Thursday, May 6, 2010

Murphy

Of course Murphy would have it that on the self same day that I read a yahoo article about how your migraine might actually be an aneurysm in your brain JUST ABOUT TO ASPLODE that I would get my semi-monthly headsplitter. In case you were wondering, the combined effects of a migraine and a mild hypochondria induced panic attack = peekaboo hand/finger silhouettes at the edges of your vision. Wtf, body?

A mild setback

As many of you know, in the past weeks I've started devoting myself to writing almost full time, and, more recently (and perhaps less well known), I've started inundating myself with information about the publishing industry as a whole, and agents specifically. They say you should dress for your dream job, and I know that part of that is knowing what I'm getting myself into, and how to go about it. The research I've done is pretty encouraging; the market is actually better for my genre than it was even two years ago, but (for better or for worse) hasn't really changed a whole lot in the procedure of things since high school: it's still mostly writing, patience, and more writing, and more patience, with a dash of not being an idiot about the whole thing by taking some time to understand the process. Which is very comforting, because I've been doing rounds of learning how to and writing queries and summaries, finding agents with relevant interests, and staying peripherally aware of the publishing world since, oh, say, my junior year of high school. And since then, a lot of agents and publishers have gotten on board with the whole internet thing, which makes everything a whole lot easier. With places like http://www.agentquery.com/ there's no reason to ever hassle an agent that won't pick you up, and you can feel out a personality fit from afar, because many of them actively maintain personal and professional blogs. Though, from reading said blogs, there are enough people still doing it wrong that I'm consistently made to feel like a shining star just for not having my head up my ass.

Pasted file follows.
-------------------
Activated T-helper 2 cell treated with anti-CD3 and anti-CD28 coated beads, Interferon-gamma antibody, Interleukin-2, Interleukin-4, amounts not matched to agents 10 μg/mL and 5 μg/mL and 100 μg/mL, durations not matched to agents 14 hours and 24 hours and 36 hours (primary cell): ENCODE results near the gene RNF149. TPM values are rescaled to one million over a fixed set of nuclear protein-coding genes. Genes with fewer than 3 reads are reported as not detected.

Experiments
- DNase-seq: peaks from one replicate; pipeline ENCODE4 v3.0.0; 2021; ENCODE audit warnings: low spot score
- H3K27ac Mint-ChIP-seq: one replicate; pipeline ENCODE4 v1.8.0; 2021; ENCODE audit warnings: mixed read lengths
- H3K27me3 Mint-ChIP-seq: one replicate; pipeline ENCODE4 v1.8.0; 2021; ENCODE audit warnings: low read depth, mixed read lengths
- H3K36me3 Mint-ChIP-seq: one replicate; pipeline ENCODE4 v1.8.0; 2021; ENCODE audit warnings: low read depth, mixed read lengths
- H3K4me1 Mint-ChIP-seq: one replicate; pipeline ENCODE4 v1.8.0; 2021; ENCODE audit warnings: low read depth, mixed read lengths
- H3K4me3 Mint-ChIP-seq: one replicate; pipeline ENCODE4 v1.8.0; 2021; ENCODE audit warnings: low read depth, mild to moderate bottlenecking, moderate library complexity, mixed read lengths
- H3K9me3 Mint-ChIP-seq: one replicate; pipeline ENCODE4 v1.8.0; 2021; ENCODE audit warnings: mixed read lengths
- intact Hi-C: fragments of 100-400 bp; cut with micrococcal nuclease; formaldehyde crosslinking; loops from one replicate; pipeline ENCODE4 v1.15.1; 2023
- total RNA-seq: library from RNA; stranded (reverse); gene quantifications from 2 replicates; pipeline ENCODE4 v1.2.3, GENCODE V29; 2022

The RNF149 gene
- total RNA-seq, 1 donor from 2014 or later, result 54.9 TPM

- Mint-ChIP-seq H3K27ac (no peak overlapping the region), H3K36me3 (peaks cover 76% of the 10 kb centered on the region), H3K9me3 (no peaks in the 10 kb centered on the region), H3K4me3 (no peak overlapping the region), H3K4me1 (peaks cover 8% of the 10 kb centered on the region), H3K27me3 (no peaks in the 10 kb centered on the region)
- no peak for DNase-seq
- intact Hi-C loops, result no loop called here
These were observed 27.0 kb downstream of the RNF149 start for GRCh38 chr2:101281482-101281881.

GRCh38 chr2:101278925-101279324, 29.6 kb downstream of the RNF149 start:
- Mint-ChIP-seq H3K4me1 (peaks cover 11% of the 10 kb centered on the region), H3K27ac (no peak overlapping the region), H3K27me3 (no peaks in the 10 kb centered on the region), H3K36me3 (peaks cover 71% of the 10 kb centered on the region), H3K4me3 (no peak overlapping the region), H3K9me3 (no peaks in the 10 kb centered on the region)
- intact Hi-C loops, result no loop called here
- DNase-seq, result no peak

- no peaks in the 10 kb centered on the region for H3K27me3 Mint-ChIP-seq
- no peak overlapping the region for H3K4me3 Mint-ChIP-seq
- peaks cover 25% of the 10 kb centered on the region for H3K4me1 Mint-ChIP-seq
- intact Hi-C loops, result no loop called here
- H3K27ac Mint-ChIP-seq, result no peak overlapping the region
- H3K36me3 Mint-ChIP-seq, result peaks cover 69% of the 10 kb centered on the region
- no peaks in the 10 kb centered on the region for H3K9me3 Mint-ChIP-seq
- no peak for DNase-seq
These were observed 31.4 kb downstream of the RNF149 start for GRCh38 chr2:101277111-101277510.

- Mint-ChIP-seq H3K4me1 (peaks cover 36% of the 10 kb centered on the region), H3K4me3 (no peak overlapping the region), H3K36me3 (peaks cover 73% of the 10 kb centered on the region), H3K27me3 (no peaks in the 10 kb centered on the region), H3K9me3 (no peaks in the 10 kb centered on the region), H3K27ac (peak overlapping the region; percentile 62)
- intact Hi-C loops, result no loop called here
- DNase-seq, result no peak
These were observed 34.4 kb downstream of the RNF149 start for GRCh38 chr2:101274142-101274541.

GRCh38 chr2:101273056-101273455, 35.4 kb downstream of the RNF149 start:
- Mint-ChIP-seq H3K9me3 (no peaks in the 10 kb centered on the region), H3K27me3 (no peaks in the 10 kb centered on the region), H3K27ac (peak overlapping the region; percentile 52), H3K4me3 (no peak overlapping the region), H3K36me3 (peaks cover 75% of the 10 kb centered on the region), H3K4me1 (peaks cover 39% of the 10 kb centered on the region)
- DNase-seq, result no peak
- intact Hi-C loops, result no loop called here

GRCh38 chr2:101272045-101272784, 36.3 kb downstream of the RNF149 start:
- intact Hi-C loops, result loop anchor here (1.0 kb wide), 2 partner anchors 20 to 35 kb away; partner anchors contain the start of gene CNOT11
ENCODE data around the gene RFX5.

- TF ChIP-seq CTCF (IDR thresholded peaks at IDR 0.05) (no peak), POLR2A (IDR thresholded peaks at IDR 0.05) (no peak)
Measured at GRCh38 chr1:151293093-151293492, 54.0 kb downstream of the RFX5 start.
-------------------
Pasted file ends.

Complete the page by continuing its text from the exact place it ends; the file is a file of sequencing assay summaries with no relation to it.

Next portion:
But I'm becoming increasingly aware that the hardest part of being a writer, right after self discipline (which is far and away the greatest battle for any artist), is self promotion. Everyone is talking about writing as a business - "authorpreneurship" - because if your book isn't salable, and if you don't have a plan for how to sell it, evidently the dollar signs drop out of the eyes of potential publishers like dead flies, and you (and your book) drop to the bottom of the pile. And I sense that this might be a problem for me - it's admittedly at least a fraction of the reason that I started this blog (though the tie ins for self promotion and the need for human communication and self-expression, at this point, are weirdly interconnected). I'm bad at maintaining contact with people, and bad at networking, and aren't blogs part of how people in "the biz" do that? So even if I only have six unique readers so far (and, boy, do I love whoever you six people are, you're my shining stars!), that's a start, isn't it?

Well, maybe.

To be honest the whole thing is still sortof unreal. I'm consistently fairly hopeful, but less consistently productive. I'm still working on the B.I.C. thing - or rather, the not spending all my free time poking around the internet and actually getting some shit done. I'm trying to self-impose deadlines with a handy dandy spreadsheet to track my progress, but it's one of those things where I have to balance between quantity productivity and quality productivity. NaNoWriMo is all about the frantic race for quantity which can act as the urgency induced inspiration that so many of us require to bust through writer's block, but at the same time I've found that it leads to MASSIVE GAPING PLOTHOLES because in the rush for wordcount there isn't much room to think out subsequent plot points. So I'm discovering my book as I'm writing it - pushing to force myself to write something anything to make that awful blank page stop staring, and then going "oh, so that's what happens" and forcing myself to accept and learn that rewriting, even and especially on the shitty first draft, is healthy, if painful to my inner racer.

Hmm, I seem to have gone off on some kind of tangent. Oh well, back to The Page!

p.s. new RSS and email subscription options, fabulous six!

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